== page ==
For the psychoanalyst Sigmund Freud (1929) repetition compulsion is a traumatic experience repeated over and over again.  It can happen in dreams and hallucinations.[6]  Many artists will describe seeing a picture in their head before beginning the replication process, which then acts as a replacement for the original image, but because the two images are not the same there is always an unfinished chain of images. This causes many artists to feel their work is inadequate, but it also prompts new creations. An important question is also raised, how important is art in the day-to-day world of replication?  In nature repetition is a crucial event of species continuation.  Does this mean that art can help humans continue to grow, if so how might they grow through mutually acceptable artistic endeavours?

There are key factors in the replication of higher order laws, repetition being only one component; memory, perception and interpretation are also required to produce our material world, as is obsession. All obsession is commonly understood as commitment on the positive side and addiction on the negative (Hyperlanguage as opposed to a hyperbole). In art    there is no way of avoiding the obsession with images there is only oneness where the artist gets lost in the unity of creating pictures.  The introjection of the ego into art separates the body from past events.  Images are all around us, they keep us cocooned and protected from whatever lies beyond, art brings those same boundaries closer, but with the benefit of introspection.

Freud attributed most human behaviour (and its pre-conscious images) to the sexual instincts, which are also the principle species survival instincts.   It was in his work Beyond the Pleasure Principle (1920) that Freud added the death drive, otherwise called Thanatos as the original source of human anxiety. Following the Cognitive Revolution many neuroscientists have hypothesized the idea that all art is the product of an innate system of laws wired into the brain, which are in turn connected to the life and death instincts.   By examining the brain’s mechanisms and its ontological development from the primacy of vision to a different kind of vision attributed to the higher order of consciousness, scientists have speculated on the production and necessity of art both as a survival mechanism and a mode of communication. Art becomes another kind of language, keeping in mind that it is through language that all humanity is embedded into the world.

It has been said that the eyes are windows of the soul, so what do the brain and art truly have in common? The eyes remind us that there is no unified flow in consciousness, something is always missed.  Similarly, art does not record everything seen, there are always missing components. The brain does not relay everything it absorbs; it selects what appears to be relevant. Art is unable to present the subject with the ‘real’ text or image. Art tends to exaggerate or it transcends reality rather than recording reality accurately, the brain engages in the same process.[7]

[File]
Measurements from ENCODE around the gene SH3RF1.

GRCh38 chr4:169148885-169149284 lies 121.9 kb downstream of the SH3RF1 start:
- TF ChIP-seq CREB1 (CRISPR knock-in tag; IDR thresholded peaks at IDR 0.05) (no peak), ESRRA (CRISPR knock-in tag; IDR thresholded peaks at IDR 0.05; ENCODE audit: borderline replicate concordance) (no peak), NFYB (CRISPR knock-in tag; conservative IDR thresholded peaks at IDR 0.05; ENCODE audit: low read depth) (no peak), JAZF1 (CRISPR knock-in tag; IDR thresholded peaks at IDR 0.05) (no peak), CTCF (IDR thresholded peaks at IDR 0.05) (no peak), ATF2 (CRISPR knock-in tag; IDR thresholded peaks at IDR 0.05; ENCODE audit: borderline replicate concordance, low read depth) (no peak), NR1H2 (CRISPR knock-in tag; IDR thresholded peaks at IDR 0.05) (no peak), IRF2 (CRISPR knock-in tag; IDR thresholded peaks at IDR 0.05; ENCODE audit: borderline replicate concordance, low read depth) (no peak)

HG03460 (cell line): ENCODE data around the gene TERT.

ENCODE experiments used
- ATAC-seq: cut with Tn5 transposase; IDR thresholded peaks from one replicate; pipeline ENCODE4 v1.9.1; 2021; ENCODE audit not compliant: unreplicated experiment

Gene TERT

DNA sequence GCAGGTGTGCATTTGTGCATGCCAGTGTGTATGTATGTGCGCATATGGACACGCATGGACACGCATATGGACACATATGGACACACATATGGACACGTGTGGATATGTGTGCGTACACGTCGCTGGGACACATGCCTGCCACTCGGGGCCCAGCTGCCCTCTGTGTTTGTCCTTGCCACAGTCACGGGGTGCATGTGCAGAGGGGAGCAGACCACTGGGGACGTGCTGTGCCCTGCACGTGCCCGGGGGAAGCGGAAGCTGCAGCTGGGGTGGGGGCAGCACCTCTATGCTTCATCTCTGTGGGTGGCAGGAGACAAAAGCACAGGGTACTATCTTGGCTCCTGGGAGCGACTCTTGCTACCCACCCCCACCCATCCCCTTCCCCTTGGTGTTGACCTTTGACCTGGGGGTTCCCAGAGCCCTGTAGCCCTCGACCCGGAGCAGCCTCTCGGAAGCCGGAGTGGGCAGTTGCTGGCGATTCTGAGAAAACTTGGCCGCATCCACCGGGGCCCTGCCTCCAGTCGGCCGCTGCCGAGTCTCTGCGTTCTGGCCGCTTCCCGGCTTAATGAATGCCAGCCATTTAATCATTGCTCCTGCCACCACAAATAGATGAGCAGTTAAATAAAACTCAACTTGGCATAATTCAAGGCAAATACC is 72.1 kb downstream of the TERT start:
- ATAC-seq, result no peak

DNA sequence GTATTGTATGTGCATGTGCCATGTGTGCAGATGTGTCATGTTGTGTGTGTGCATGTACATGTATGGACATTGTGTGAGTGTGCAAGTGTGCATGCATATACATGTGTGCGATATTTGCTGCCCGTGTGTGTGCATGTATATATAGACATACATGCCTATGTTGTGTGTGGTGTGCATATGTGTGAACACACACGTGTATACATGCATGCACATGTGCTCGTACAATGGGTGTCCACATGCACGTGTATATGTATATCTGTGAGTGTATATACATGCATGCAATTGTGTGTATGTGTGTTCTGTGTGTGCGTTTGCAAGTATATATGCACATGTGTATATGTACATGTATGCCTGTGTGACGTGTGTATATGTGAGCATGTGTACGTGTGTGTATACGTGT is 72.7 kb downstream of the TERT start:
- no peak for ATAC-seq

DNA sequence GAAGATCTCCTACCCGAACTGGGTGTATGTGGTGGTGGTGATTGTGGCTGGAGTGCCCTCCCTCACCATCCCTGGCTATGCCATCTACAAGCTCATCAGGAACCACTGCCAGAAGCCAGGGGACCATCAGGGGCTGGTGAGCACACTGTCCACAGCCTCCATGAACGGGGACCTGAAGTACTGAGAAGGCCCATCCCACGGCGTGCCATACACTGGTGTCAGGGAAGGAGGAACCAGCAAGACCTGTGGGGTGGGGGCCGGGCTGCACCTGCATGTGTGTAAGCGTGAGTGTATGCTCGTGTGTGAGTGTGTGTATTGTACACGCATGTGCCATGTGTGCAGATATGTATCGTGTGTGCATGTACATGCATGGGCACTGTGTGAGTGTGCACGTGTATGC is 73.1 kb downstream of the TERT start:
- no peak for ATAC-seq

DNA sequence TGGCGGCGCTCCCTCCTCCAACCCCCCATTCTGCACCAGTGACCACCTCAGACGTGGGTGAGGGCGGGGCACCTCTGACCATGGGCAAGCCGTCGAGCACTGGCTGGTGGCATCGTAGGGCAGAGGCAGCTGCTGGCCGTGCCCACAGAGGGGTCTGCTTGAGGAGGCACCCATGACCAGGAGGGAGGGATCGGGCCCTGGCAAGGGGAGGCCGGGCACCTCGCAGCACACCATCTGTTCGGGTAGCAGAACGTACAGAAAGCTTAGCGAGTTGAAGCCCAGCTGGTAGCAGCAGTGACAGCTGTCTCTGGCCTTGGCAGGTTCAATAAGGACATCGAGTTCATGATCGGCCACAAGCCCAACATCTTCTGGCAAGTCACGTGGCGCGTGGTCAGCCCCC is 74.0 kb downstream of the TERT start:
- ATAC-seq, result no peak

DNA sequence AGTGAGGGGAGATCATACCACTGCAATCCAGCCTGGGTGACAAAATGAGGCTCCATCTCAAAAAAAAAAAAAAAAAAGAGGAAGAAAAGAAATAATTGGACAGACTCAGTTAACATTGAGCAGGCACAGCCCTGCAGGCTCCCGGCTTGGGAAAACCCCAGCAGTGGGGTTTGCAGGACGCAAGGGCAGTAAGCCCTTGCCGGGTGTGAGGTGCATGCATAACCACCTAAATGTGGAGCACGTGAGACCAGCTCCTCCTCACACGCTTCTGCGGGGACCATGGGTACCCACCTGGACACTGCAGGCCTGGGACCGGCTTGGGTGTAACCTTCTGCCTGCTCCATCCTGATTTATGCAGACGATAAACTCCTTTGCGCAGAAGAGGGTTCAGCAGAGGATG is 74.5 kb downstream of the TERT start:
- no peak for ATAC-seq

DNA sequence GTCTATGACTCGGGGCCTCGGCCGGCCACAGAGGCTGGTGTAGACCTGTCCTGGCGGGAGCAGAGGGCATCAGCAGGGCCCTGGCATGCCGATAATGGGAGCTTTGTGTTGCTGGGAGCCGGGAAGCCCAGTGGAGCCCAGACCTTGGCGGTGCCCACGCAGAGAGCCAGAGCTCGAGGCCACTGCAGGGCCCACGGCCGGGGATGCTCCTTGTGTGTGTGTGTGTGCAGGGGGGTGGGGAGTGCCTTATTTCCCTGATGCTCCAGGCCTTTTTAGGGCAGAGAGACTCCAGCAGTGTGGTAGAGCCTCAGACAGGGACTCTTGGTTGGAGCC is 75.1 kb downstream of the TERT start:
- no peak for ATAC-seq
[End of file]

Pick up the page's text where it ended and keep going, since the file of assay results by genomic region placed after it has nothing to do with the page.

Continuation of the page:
Boinga Bob’s work is an example of where the eye meets the brain in a constant search for phenomenological answers to the state of being and being(in). It is in this respect that the artist tags everything with a universal message of Love and Light as a spiritual objective.  It is this, which in material terms, is translated into the Hyperobject, or as previously stated, an extension or exaggeration of what is.  Some have called it an ‘isnes’.

[1] Osho.  http://enlightenmenttalk.blogspot.com.au/2013/03/osho-quotes-on-non-duality_10.html

[2] Graham Harman, Prince of Networks, 95.

[3] V. S. Ramachandran [2001] The Tell-tale Brain:  The Neuroscientist’s Quest for What Makes Us Human.   New York. Norton and Co., p147.

 

[4]        Robert L Solso [1997] Cognition and the Visual Arts, Cambridge, Massachusetts.

  1. Braford Book. MIT Press, Chapter 5, p 101.

 

[5]        V.S. Ramachandran [1999] Journal of Consciousness Studies, Vol.6, No. 6-7, pp. 15. 51, see also E. H. Gombrich, [1960] Art and illusion, a study in the psychology of pictorial representation,  Phaidon, Oxford/London and  E.H. Gombrich [1972] The Image and The Eye, Further studies in the psychology of pictorial representation, 1972, Phaidon, London and New York.

 

[6] Sigmund Freud [1941] The Pleasure Principle, Harmondsworth Penguin Classics.

 

[7]  V.S. Ramachandran [1999] Journal of Consciousness Studies, Vol.6, No. 6-7,  pp.

15–51 and V. S. Ramachandran [2001] The Tell-tale Brain:  The Neuroscientist’s Quest for What Makes Us Human. New York. Norton and Co., p147.